By [Emily Liebelt ’16] [Opinions Editor]
In response to questions concerning the security blotter and reporting of sexual assault on campus.
The main purpose of the Security Blotter is amusement. We chuckle over public urination and reefer madness while scarfing down our eggs benedict. What seems to be missing, as several students have brought to attention, are instances of sexual assault. Perhaps there haven’t been any to report? Or have they been purposefully omitted from the list? I recently met with Pat Gagnon, director of Safety & Security, to discuss these questions. His office is inviting, with a whimsical display of confiscated paraphernalia and indoor plants, and he himself is friendly and eager to help. He reminded me of a lot of information I forgot since that day during freshman orientation when he got on stage and told the new Saints, well, how to be saints. I’m sure I’m not the only one who might have been too distracted to remember the significance of the Clery Act, or the protocols in place for reporting and dealing with crime on campus.
Sexual assaults have been kept from the Security Blotter section of The Hill in order to protect the privacy of victims and the accused as to not diminish these crimes by listing them alongside traffic cone theft and minor disturbances. Other serious offences are not included for the same reasons. In my opinion, it is better to report on overall trends and noteworthy events on campus than individual, more personal, cases. Examples of this would be efforts made to reduce violence, consideration of campus’s social atmosphere, and reasons why bad things happen. Just because they aren’t in the paper does not at all mean they are hidden from the public eye.
The information on sexual assault involving SLU students, as per the Clery Act, is made easily available through the Safety and Security’s website or by appointment in their offices. Every reported crime is documented with date, location, and other pertinent information. Anyone who looks up this report will find everything they need to know, excluding the personal information of those involved. I got my hands on the most up-to-date report from Mr. Gagnon and noticed a few things. SLU’s sexual assault stats are higher on paper than those of other colleges in the area. This is not because there are more occurring, but because there are more being properly reported and dealt with by the school and the Safety and Security department. The difference between the actual number of sexual assaults and the number of cases reported may be small thanks to resources like SLU Advocates, DUB Club, Community Assistants, and an overall safe and supportive campus.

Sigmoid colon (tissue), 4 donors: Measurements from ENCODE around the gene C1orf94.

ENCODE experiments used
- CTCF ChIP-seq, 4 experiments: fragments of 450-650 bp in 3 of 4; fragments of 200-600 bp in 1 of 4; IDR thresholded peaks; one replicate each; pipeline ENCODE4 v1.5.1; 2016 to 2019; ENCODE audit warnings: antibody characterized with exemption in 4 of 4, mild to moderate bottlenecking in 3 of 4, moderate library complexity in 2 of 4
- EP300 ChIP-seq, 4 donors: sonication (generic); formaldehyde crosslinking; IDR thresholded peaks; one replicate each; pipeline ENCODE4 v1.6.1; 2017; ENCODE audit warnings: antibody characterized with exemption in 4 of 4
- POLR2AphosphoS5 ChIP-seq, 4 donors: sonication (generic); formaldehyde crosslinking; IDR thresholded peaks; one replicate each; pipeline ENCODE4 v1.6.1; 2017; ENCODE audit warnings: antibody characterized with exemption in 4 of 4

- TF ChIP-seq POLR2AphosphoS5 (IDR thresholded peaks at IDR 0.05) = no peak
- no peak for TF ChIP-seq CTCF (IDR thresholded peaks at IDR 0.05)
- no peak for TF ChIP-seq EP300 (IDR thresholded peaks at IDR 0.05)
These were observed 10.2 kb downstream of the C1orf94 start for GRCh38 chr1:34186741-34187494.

SLU should be aware that both The Hill News and Security are nothing if not completely transparent when it comes to accurate information. It’s truly great to know that there are students who are concerned about honest reporting, and that there are recourses and organizations in place that uphold that.